Tens of thousands of Rohingya refugees marked the second anniversary of their exodus from Myanmar into Bangladesh by rallying, crying and praying Sunday as they demanded that Myanmar grant them citizenship and other rights before they agree to return.
The rally was held days after Bangladesh, with the help of the U.N. refugee agency, attempted to start the repatriation of 3,450 Rohingya Muslims — a small fraction of the 700,000 who fled a 2017 security crackdown in Myanmar. None agreed to go back, citing fear for their safety and a lack of confidence in Myanmar. The UNHCR said that building confidence was essential for repatriation.
The police chief in Cox's Bazar, A.B.M. Masud Hossain, said at least 50,000 refugees protested peacefully for hours in the camps on Sunday. "We alerted all, including the aid agency officials, but the situation was under control and peaceful," he said after the rally ended.
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Myanmar had scheduled Aug. 22 for the beginning of the repatriation process, but it failed for a second time after a first attempt last November.
The repatriation deal is based on an understanding that the return has to be "safe, dignified and voluntary." The refugees have also insisted on receiving Myanmar citizenship and other rights that the Buddhist-majority nation has refused to grant them.
Bangladeshi Prime Minister Sheikh Hasina said her administration will not use force to send them back despite a huge burden on the South Asian country. More than 1 million Rohingya are currently in Bangladesh.
At the Kutupalong refugee camp on Sunday, some carried placards and banners reading "Never again! Rohingya Genocide Remembrance Day" and "Restore our citizenship."
They raised their hands during a prayer session and cried, many loudly, as an imam led the sermon with an emotional narration of their sufferings. The prayer was held for the victims of the killings, rape and arson attacks by Myanmar soldiers and Buddhist militias.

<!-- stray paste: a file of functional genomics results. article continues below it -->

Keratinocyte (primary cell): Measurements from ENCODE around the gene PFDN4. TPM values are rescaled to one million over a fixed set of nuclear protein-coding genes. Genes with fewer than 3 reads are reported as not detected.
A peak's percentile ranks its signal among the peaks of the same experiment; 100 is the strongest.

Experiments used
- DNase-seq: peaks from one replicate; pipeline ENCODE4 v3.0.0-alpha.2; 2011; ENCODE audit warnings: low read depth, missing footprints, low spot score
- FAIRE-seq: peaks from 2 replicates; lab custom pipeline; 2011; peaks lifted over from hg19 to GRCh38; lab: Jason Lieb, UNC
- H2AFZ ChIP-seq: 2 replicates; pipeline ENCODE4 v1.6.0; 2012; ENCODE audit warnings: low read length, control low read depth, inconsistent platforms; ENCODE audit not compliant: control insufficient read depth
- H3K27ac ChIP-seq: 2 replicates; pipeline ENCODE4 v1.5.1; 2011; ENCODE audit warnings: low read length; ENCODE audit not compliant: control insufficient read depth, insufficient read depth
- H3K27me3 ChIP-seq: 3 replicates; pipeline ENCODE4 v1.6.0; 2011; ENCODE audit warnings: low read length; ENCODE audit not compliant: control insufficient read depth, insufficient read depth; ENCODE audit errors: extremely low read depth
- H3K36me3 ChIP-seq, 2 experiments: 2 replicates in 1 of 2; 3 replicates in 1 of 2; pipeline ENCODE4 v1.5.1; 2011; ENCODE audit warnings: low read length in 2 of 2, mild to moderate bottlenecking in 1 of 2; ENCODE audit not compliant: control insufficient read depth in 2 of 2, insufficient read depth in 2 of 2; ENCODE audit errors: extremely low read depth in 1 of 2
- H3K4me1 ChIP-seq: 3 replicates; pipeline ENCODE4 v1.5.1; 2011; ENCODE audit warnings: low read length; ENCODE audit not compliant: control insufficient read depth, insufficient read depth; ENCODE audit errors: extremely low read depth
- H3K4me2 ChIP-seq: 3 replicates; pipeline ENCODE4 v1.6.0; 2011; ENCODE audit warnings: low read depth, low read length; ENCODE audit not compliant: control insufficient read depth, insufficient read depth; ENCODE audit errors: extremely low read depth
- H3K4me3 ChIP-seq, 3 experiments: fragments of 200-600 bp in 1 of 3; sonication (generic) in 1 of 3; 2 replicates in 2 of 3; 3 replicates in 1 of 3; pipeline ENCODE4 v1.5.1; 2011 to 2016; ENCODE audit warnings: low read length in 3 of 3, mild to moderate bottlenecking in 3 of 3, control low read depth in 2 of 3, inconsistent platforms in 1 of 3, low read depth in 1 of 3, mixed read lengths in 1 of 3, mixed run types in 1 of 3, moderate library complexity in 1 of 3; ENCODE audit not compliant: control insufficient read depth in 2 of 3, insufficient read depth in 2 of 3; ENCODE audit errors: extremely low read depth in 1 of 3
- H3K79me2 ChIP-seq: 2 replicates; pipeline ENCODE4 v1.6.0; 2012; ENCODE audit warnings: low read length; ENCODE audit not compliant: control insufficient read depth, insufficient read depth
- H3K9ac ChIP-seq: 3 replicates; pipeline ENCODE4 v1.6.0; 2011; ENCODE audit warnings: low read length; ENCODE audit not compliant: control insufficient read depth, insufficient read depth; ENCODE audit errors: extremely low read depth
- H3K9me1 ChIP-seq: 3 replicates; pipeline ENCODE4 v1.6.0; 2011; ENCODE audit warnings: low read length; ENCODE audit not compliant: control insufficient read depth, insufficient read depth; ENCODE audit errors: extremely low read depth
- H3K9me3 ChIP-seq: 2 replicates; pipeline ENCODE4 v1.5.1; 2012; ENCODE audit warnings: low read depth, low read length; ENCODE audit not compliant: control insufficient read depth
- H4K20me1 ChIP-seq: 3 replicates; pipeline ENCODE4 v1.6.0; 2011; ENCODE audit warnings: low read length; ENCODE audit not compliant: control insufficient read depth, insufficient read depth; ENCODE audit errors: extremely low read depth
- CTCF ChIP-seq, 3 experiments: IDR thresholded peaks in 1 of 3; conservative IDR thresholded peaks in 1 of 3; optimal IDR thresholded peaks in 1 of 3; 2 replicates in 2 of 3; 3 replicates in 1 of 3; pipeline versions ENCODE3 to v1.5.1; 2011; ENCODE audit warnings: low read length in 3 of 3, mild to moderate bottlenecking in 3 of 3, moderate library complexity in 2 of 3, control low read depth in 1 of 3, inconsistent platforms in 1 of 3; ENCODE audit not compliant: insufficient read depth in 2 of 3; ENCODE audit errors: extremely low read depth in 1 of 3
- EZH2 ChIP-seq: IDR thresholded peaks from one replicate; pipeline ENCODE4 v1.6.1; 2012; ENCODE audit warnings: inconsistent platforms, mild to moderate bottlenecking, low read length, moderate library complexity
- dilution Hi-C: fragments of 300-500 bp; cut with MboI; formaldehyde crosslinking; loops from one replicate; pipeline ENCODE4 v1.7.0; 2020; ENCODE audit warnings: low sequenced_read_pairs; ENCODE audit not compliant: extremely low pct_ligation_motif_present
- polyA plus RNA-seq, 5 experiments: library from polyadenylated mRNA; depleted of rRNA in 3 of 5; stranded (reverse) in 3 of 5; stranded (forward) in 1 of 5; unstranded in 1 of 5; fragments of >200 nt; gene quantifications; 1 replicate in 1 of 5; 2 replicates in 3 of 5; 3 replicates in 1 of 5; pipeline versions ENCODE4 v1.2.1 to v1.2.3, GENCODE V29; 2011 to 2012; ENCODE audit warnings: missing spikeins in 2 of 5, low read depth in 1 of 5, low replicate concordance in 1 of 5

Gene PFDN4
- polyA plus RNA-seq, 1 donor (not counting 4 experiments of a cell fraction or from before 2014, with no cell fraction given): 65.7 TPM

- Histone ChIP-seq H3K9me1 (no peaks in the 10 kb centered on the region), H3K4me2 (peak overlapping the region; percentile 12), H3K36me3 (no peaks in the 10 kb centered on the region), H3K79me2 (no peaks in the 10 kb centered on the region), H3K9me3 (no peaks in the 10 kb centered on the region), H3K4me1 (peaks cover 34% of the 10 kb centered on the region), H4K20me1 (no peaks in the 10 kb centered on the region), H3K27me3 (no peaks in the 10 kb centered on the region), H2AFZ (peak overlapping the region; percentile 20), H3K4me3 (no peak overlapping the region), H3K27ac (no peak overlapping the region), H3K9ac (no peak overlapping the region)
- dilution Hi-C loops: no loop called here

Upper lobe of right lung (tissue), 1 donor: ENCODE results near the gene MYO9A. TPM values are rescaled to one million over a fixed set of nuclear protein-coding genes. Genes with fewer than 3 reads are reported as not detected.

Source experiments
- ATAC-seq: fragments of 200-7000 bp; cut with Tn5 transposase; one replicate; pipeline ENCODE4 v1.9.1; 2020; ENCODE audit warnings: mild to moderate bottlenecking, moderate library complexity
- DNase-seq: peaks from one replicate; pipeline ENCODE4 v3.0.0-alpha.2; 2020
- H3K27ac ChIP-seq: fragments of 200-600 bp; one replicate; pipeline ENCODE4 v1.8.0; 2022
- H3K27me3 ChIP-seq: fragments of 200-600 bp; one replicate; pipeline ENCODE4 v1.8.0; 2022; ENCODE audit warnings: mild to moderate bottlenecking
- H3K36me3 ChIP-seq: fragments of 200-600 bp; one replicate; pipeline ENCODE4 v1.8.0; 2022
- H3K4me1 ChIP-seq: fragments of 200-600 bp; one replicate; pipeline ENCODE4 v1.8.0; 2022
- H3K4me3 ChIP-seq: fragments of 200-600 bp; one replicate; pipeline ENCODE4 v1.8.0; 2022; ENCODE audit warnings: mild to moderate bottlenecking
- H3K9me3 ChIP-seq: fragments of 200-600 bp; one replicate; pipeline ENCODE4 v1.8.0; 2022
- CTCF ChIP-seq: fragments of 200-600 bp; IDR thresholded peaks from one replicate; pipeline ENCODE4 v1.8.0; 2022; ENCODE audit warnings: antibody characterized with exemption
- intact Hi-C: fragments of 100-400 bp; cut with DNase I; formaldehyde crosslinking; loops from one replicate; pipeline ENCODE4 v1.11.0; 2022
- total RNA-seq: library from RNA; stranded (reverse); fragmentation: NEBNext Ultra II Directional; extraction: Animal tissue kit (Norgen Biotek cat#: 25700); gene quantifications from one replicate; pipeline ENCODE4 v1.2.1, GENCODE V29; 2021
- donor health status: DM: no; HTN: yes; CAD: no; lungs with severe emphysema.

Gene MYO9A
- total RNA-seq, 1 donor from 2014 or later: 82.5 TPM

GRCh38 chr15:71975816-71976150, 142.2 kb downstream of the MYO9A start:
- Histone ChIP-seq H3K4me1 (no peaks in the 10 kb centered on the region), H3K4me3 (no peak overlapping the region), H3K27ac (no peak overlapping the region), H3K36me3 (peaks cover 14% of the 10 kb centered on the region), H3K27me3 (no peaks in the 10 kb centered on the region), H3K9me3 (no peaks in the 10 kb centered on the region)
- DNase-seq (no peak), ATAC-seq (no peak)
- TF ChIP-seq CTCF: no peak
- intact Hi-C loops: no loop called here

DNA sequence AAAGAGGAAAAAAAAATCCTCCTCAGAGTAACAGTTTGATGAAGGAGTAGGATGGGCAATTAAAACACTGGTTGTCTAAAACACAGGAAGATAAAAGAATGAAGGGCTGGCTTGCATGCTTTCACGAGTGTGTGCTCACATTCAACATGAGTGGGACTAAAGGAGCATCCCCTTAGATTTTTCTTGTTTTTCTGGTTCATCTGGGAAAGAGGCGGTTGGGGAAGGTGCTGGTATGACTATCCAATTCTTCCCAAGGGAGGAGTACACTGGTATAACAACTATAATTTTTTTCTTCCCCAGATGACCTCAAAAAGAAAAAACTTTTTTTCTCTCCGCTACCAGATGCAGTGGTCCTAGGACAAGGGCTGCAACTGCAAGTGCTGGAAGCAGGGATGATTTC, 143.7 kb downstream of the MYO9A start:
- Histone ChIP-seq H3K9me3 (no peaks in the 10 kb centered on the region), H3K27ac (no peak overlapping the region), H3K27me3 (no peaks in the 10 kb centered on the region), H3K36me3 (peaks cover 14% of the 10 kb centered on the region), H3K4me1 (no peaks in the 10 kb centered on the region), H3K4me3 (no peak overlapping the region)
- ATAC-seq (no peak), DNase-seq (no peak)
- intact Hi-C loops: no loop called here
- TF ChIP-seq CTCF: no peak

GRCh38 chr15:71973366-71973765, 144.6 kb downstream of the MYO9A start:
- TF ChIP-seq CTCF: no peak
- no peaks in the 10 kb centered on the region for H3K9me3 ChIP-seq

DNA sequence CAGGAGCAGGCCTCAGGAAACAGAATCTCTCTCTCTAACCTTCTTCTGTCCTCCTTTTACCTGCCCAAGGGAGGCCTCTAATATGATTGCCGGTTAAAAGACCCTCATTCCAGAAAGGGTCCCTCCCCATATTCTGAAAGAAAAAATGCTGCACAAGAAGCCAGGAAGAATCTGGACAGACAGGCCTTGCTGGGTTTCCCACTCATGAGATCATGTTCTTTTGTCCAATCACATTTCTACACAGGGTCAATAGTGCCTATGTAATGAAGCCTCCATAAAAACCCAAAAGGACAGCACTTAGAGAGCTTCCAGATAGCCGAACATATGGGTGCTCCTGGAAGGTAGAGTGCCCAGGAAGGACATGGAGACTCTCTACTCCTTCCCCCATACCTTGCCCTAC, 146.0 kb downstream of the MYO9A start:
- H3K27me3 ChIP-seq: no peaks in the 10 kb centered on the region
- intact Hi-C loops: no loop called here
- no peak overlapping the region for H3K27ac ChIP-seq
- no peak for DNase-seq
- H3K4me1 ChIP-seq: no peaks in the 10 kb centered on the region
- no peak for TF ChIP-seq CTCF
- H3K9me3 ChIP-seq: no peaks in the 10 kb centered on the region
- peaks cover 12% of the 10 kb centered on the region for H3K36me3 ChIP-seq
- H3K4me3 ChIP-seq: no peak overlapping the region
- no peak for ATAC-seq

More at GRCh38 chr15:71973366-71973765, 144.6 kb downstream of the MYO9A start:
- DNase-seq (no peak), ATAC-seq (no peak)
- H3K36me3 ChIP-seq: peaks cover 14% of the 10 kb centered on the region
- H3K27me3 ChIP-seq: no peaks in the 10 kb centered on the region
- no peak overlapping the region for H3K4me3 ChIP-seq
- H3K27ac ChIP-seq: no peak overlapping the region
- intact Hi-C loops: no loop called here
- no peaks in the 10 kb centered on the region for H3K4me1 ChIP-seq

"Oh Allah, how much blood we have to give to have peace in our life? We have been shedding our blood for decades and now we are here. Please help us, we want to go back," said the imam.
"We want to tell the world that we want our rights back, we want citizenship, we want our homes and land back," said Muhib Ullah, one of the organizers of Sunday's rally. "Myanmar is our country. We are Rohingya."
Myanmar has consistently denied human rights violations and says military operations in Rakhine state, where most of the Rohingya fled from, were justified in response to attacks by Rohingya insurgents.
A U.N.-established investigation last year recommended the prosecution of Myanmar's top military commanders on charges of genocide, war crimes and crimes against humanity for the crackdown on the Rohingya. Myanmar dismissed the allegations.
On Thursday, the U.N. Independent International Fact-Finding Mission on Myanmar released a new report concluding that rapes of Rohingya by Myanmar's security forces were systemic and demonstrated the intent to commit genocide. The report said the discrimination Myanmar practiced against the Rohingya in peacetime aggravated the sexual violence toward them during times of conflict.
Fortify Rights, a human rights group that has documented abuses in Myanmar, has called on Myanmar's government to implement recommendations from the Advisory Commission on Rakhine State, which was appointed by Myanmar leader Aung San Suu Kyi in 2016 and led by former U.N. Secretary General Kofi Annan.
The commission recommended that the government end enforced segregation of Rakhine Buddhists and Rohingya Muslims, ensure full humanitarian access, tackle Rohingya statelessness, "revisit" the 1982 Citizenship Law and punish perpetrators of abuses.
On Thursday, the UNHCR said in a statement that the agency and the U.N. Development Program had sought effective access in Myanmar.
Phil Robertson, deputy director of Human Rights Watch, said that concerted efforts were needed "to really raise the pressure on the Burmese generals. We're talking about targeted sanctions, we're talking about an arms embargo."